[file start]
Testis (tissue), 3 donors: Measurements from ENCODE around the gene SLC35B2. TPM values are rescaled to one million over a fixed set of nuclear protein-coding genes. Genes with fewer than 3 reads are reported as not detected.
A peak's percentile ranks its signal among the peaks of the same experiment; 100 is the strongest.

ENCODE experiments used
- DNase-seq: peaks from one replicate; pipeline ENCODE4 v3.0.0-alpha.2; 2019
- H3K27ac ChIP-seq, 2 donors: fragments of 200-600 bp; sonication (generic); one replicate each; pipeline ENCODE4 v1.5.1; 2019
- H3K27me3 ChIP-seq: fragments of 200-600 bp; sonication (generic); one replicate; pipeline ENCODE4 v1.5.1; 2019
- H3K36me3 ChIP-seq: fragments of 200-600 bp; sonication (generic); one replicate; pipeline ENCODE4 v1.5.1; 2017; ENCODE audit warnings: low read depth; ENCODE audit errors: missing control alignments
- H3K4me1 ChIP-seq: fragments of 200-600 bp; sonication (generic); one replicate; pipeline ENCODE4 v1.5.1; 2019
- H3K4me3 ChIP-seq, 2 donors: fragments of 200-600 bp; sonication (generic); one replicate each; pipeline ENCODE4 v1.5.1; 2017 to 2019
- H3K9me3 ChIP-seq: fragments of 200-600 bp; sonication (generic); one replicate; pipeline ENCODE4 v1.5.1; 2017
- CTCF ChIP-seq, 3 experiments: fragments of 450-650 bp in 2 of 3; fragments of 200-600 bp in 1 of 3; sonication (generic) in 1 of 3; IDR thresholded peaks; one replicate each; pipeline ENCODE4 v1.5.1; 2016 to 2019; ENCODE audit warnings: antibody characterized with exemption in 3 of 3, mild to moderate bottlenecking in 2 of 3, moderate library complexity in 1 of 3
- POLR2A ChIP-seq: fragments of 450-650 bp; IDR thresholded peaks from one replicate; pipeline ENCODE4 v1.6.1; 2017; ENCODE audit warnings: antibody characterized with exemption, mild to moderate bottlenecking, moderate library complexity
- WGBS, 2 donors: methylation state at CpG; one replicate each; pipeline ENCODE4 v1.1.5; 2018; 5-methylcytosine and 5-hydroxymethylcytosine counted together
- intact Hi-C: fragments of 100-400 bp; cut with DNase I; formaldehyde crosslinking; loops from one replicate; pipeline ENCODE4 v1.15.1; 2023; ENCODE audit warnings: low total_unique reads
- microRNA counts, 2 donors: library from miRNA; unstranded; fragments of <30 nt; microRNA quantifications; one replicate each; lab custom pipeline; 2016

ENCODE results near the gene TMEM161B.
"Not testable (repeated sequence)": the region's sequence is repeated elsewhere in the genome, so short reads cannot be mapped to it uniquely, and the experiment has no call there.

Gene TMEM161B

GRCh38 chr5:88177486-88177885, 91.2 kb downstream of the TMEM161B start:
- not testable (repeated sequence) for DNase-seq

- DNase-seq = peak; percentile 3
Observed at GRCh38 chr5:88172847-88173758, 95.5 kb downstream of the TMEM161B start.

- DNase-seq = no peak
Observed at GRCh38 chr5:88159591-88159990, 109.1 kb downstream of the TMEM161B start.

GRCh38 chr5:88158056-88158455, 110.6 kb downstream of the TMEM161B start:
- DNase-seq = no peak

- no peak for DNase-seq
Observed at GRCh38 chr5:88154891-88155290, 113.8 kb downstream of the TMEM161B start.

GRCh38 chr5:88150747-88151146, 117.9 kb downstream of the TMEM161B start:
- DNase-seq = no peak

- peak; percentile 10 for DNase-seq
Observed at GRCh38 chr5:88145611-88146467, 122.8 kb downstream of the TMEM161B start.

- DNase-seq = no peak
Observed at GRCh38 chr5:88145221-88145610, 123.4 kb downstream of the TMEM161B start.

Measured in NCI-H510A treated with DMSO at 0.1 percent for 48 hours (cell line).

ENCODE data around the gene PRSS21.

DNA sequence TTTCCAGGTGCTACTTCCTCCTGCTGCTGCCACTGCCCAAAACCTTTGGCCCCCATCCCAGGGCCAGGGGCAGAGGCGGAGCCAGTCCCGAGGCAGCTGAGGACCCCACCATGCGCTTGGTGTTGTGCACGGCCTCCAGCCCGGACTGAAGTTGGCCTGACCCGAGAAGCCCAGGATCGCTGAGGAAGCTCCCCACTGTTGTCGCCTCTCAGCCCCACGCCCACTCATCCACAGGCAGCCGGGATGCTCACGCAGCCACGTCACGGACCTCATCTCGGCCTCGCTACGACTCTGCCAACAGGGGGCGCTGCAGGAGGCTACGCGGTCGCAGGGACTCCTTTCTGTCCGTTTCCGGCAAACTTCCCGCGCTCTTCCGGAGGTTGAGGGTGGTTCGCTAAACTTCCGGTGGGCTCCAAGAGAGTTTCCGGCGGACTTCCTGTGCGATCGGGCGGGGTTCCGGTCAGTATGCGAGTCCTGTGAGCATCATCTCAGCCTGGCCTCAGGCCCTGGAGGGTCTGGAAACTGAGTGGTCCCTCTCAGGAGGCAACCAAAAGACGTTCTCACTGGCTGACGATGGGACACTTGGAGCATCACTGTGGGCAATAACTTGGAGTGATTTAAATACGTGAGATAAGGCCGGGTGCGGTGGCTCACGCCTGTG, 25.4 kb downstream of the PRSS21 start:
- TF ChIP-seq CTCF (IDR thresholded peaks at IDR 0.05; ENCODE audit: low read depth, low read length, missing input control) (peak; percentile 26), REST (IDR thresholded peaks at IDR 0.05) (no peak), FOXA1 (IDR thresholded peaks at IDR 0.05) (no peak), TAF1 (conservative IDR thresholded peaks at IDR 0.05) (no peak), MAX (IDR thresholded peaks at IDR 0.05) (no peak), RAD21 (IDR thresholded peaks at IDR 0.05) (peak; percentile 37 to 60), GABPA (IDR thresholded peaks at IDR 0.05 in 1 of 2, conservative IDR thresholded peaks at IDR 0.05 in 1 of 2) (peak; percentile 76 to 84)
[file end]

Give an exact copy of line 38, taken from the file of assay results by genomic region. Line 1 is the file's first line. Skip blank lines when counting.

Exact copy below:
- TF ChIP-seq CTCF (IDR thresholded peaks at IDR 0.05; ENCODE audit: low read depth, low read length, missing input control) (peak; percentile 26), REST (IDR thresholded peaks at IDR 0.05) (no peak), FOXA1 (IDR thresholded peaks at IDR 0.05) (no peak), TAF1 (conservative IDR thresholded peaks at IDR 0.05) (no peak), MAX (IDR thresholded peaks at IDR 0.05) (no peak), RAD21 (IDR thresholded peaks at IDR 0.05) (peak; percentile 37 to 60), GABPA (IDR thresholded peaks at IDR 0.05 in 1 of 2, conservative IDR thresholded peaks at IDR 0.05 in 1 of 2) (peak; percentile 76 to 84)